We all know that staffers wear lots of hats. In my article about the typical life of a staffing professional I listed several duties that make working in our industry one of the most exciting, interesting, and, frankly, one of the craziest jobs out there. While that article was intended to be as broad and general as possible in order to convey the life of a ‘typical’ staffing professional, from the standpoint of things included and excluded it was far from exhaustive.
Of course, this is no cookie cutter job. Depending on the company, any staffing professional job description is going to be slightly and sometimes even significantly different. For example, some staffers are required to do outside sales. The general gig, however, remains the same – bringing talent and employers together. What Manpower, Kelly Services, or AtWork Personnel have their staffers do is likely to be similar at the core, but different on the periphery. (Did you like how I casually yet shamelessly lumped
my employer right in there with some of the largest, most recognizable staffing firms in the country? :) )
So, now that we’ve established that we’re running with the big dogs now, I’d like to dedicate the rest of this article to something that has worked really well for my particular corner of AtWork. This certainly isn’t something that I would expect to work for every company or branch (heck, we don’t even do it in every AtWork branch!), but since it’s worked so well for ours I think it’s certainly worth writing about.
Because the nature of the staffing professional role in and of itself is so varied, exhaustive, and chaotic, we decided to eliminate the peripheral, necessary-but-time-consuming duties that some other staffers are required to do, and instead have them focus on the things that are ‘closest to the money,’ namely the ‘general gig’ mentioned above, bringing talent and employers together. Consequently, although there are certainly times when everyone pulls together to get the job done, there are several things our staffers typically don’t do, including drug testing job prospects, checking references, directing traffic, or even answering the phones (unless the caller ID reveals their own client or someone they are trying to reach calling in).
This begs the question, of course – who accomplishes these tasks? Here in Bristol, Tennessee, and in some other AtWork offices large enough to justify it, we’ve greatly increased the role of the front line administrative assistant. In fact, in my office we have not one, but two admin assistants, each of whom are scheduled for 28 hours per week. One works from 8AM-3PM (with one afternoon off during the week) and the other works from 10AM-5PM (with one morning off during the week). This not only provides overlap during the busiest times, but also allows for front line coverage when one or the other is off.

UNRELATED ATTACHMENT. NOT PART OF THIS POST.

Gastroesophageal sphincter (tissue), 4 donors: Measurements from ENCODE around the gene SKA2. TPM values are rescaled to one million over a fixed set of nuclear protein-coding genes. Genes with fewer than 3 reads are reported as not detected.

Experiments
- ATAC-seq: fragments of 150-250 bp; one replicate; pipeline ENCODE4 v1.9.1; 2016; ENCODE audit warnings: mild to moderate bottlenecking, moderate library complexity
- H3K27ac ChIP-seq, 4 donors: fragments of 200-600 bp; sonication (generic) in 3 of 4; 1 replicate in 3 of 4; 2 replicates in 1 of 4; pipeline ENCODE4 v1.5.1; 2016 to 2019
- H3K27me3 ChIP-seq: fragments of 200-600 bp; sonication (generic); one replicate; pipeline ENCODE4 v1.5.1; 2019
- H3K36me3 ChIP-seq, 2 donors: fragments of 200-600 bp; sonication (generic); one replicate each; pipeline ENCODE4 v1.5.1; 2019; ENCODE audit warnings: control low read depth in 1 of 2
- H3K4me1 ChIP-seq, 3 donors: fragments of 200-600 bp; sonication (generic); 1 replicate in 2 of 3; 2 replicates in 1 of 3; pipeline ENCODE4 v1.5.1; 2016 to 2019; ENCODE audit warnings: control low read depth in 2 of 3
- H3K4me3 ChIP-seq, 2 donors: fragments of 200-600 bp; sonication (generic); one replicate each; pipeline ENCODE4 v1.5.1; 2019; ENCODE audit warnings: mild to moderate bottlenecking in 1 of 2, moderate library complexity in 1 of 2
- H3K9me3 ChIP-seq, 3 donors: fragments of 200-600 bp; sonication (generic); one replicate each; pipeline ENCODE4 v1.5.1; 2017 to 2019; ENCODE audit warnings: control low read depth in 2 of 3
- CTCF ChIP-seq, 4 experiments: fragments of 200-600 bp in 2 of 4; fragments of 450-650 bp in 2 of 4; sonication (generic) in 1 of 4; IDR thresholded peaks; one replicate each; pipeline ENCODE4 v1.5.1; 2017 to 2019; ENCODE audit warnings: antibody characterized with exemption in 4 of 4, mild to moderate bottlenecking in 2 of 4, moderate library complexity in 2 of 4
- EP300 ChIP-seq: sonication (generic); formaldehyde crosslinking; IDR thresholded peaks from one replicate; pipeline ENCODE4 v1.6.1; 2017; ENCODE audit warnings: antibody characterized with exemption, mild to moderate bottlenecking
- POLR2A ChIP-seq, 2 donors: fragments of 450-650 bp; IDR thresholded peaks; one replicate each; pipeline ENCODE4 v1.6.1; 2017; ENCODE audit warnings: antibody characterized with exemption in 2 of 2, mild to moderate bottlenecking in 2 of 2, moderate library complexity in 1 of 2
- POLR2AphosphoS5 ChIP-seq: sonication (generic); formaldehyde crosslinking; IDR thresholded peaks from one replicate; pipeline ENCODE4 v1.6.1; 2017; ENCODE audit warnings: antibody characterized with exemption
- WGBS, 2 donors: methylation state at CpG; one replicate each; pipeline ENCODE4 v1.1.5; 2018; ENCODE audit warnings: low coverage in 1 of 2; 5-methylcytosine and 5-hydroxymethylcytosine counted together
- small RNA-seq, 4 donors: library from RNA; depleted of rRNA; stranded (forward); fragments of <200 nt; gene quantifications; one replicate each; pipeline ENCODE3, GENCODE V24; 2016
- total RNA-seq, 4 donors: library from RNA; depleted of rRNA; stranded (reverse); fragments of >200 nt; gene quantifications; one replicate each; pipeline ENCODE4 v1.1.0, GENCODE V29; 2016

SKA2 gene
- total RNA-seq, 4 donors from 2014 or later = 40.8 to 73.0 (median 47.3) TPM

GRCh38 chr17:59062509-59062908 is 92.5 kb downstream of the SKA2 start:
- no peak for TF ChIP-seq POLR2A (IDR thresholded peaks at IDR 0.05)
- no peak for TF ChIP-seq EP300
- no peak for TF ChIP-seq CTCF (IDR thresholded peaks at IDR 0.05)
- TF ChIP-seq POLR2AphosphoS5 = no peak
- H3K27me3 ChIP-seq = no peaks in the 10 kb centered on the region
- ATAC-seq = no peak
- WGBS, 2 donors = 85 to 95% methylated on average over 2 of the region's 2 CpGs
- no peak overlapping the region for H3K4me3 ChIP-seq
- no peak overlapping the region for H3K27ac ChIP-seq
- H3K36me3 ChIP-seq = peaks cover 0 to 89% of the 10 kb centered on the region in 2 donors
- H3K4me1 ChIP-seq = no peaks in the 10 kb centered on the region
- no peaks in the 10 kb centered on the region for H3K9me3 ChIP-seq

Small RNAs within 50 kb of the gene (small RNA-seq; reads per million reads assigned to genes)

Our admins are truly a key cog in our office. They work as a team and do a variety of things – answer phones, screen calls, direct traffic, place prospects on our system availability list, perform housekeeping, dispatch processing, and more. These days, because of the sheer volume of items required, dispatch processing alone has become a tremendous chore. There are drug tests, reference checks, and making sure that not only does the applicant complete all online and paper forms required, but also that all paper forms are scanned and uploaded to the proper applicant file.
When a staffer has to take an hour and a half to go and process a dispatch, or deal with a persistent sales person at the door, or answer the twelfth telemarketing call, they aren’t screening, calling, and interviewing candidates. They aren’t interacting with our clients. They aren’t filling job orders. In sum, they aren’t making the money it takes to keep us all in business.
It takes everyone to run a successful office, but it begins and ends with the staffer. Anything any of us can do to support the people doing the duties ‘closest to the money’ – and keep them plugging away for as much of their workday as possible – is tremendously worthwhile.
Using this model, we’ve found that a solid, organized, self-motivated staffer can run several thousand hours and be much happier and less stressed while doing so. And, to top it all off, employing two part- time admins is actually far less expensive than employing one extra staffing professional.
Of course, there’s no one-size-fits-all solution to the way a staffing office is run. Our model might work for some and might not work for others. Ultimately you have to make the decision that best fits your volume, your clients, and your culture.
What organizational model do you use in your staffing office? Do you feel that it works well for you or would you be open to trying something different?